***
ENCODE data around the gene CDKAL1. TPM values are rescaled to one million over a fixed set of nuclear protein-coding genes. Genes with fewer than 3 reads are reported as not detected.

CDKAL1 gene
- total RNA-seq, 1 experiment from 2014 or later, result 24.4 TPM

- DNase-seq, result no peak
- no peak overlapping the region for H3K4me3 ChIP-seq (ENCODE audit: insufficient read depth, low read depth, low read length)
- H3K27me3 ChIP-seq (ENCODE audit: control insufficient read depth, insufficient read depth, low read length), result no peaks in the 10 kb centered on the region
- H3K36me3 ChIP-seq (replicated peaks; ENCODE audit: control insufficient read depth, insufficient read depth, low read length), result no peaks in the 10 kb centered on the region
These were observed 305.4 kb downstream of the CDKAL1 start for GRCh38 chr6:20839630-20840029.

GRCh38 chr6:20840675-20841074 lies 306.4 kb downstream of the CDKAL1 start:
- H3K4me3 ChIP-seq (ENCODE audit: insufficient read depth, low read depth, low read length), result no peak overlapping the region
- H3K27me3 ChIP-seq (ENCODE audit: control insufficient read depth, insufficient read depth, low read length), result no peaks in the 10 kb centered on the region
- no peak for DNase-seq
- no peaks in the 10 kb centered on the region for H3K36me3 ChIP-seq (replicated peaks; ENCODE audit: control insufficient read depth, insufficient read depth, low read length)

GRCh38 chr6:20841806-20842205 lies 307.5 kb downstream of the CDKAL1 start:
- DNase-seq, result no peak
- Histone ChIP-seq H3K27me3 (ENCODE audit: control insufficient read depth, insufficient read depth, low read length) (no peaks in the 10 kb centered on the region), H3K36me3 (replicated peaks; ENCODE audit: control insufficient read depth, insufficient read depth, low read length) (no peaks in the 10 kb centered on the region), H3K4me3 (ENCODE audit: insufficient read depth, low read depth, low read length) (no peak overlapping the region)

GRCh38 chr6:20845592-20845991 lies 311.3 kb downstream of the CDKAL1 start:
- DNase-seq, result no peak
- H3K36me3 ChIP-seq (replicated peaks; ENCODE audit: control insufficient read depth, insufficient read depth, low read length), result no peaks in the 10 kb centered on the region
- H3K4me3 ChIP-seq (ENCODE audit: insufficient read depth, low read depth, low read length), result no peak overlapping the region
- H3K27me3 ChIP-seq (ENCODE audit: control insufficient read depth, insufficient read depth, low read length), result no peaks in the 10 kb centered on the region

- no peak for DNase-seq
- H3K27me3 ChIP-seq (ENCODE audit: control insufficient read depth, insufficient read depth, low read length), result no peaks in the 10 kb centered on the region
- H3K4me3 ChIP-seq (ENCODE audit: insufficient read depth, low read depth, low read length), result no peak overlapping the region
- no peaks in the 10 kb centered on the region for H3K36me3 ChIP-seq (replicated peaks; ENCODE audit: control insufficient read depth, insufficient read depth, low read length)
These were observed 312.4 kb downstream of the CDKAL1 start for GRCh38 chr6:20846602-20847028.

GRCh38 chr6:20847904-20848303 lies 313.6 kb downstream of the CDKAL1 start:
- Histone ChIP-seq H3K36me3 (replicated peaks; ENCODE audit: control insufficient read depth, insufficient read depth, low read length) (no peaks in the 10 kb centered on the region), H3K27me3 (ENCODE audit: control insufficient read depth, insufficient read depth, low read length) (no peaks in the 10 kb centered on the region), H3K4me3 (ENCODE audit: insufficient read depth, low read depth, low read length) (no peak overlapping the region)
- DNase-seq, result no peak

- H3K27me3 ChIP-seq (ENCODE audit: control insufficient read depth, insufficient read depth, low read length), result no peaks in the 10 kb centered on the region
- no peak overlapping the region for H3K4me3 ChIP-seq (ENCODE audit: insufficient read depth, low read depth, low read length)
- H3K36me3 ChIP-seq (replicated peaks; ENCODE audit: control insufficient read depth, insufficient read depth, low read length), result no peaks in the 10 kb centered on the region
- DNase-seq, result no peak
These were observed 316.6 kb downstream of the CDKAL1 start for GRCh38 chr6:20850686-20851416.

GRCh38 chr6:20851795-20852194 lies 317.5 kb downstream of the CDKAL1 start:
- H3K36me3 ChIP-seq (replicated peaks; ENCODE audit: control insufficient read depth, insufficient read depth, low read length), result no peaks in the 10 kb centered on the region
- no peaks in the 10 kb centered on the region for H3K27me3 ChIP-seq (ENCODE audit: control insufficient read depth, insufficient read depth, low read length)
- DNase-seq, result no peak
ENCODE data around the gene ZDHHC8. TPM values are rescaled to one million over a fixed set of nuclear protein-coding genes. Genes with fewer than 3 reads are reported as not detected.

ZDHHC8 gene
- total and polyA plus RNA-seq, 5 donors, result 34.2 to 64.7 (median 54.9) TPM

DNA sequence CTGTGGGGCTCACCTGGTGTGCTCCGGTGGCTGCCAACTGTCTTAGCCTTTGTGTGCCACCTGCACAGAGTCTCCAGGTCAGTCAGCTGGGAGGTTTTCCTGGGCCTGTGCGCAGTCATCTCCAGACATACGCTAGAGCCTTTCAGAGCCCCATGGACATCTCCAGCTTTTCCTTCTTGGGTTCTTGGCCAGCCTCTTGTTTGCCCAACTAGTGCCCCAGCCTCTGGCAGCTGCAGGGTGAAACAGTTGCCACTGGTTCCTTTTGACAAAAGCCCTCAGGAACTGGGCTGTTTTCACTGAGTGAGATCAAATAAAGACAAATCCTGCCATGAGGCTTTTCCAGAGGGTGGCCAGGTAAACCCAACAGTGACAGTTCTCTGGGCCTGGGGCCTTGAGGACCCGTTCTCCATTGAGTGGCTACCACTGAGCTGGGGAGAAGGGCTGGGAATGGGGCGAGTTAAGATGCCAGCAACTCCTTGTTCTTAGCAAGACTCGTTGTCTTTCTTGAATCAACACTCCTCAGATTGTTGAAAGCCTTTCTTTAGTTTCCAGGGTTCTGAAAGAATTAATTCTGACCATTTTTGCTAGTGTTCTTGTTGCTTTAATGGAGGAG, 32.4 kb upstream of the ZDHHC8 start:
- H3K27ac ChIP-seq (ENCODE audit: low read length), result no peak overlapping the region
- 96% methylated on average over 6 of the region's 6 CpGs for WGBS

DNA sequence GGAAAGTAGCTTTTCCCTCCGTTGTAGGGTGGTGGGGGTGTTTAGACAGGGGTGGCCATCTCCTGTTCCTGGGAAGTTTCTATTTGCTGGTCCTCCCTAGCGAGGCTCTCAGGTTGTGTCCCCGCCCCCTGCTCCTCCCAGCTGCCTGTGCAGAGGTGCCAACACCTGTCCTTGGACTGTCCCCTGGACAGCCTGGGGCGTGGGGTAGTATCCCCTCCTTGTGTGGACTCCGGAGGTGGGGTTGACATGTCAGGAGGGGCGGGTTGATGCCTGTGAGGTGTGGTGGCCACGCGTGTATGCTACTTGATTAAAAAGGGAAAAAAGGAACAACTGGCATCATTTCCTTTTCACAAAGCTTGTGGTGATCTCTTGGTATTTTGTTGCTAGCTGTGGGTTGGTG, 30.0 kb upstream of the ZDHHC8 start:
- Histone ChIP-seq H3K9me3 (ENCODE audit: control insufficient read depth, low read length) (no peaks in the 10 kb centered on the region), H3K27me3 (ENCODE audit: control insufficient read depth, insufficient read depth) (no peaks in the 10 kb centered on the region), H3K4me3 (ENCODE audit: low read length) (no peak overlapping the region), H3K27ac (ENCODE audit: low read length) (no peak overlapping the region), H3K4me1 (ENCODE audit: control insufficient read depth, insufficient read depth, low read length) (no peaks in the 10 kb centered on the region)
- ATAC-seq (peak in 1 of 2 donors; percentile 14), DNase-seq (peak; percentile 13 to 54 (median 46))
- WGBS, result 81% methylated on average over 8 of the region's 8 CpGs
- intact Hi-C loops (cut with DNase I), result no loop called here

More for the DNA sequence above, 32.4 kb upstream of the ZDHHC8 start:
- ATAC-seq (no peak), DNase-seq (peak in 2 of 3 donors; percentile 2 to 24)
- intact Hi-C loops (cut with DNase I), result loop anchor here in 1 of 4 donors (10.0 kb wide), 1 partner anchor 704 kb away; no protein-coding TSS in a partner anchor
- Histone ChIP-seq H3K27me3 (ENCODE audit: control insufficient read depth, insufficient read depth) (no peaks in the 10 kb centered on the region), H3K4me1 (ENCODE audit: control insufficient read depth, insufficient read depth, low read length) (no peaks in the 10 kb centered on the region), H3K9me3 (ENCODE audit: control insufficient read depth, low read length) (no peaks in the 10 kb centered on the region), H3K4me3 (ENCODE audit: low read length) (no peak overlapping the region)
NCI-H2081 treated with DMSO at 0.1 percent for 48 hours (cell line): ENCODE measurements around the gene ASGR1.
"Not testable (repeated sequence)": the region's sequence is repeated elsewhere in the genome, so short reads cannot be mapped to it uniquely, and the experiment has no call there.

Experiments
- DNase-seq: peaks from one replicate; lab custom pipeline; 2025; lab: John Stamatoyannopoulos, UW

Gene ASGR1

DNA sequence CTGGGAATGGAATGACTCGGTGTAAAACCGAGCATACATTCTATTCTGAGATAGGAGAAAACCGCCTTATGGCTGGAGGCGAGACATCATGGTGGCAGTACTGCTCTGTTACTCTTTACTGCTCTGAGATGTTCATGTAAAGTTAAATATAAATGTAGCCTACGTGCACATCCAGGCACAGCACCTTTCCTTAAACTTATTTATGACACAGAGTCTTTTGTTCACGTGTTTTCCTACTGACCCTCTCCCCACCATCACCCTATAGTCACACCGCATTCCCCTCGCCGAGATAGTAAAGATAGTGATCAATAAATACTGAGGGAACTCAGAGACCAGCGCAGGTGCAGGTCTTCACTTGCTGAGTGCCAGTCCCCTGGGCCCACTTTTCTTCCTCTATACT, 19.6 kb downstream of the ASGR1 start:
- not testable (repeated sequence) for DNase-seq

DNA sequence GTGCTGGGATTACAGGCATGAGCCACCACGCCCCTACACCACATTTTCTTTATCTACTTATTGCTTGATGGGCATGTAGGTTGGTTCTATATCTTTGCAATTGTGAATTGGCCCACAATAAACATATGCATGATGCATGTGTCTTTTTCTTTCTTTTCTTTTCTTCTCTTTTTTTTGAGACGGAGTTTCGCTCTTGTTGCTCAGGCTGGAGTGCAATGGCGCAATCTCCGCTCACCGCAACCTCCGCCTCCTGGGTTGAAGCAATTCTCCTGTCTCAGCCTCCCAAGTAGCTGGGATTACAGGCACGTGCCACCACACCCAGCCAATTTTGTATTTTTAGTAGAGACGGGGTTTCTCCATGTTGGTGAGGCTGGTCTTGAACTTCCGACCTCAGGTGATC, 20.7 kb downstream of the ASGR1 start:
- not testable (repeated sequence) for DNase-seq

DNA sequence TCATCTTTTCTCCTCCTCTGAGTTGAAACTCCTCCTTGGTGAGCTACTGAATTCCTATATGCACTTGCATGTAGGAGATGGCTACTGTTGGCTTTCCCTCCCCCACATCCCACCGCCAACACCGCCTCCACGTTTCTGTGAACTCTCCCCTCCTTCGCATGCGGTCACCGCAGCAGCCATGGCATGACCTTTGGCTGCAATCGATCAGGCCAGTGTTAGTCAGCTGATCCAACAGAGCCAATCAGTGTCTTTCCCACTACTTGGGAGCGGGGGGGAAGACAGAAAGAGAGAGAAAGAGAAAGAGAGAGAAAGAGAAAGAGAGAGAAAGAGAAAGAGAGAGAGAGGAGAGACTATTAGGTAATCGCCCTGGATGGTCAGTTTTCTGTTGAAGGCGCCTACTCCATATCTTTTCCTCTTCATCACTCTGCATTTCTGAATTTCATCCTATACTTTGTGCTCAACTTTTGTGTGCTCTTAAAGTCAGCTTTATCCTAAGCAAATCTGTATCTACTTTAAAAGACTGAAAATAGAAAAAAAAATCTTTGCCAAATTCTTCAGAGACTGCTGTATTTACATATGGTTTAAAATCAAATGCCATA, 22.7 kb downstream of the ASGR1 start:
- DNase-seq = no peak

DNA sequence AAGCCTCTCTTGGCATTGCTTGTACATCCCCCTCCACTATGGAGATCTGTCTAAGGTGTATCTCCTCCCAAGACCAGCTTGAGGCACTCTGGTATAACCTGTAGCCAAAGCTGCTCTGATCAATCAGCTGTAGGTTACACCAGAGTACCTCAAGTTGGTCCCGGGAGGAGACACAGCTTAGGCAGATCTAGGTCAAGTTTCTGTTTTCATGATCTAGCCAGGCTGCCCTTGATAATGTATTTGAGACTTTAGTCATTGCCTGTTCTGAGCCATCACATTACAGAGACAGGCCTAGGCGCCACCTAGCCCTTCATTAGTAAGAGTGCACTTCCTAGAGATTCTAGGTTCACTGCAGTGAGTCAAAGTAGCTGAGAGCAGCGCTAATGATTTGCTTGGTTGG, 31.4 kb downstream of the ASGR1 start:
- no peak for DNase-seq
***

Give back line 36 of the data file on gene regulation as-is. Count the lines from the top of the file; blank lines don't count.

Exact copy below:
- H3K36me3 ChIP-seq (replicated peaks; ENCODE audit: control insufficient read depth, insufficient read depth, low read length), result no peaks in the 10 kb centered on the region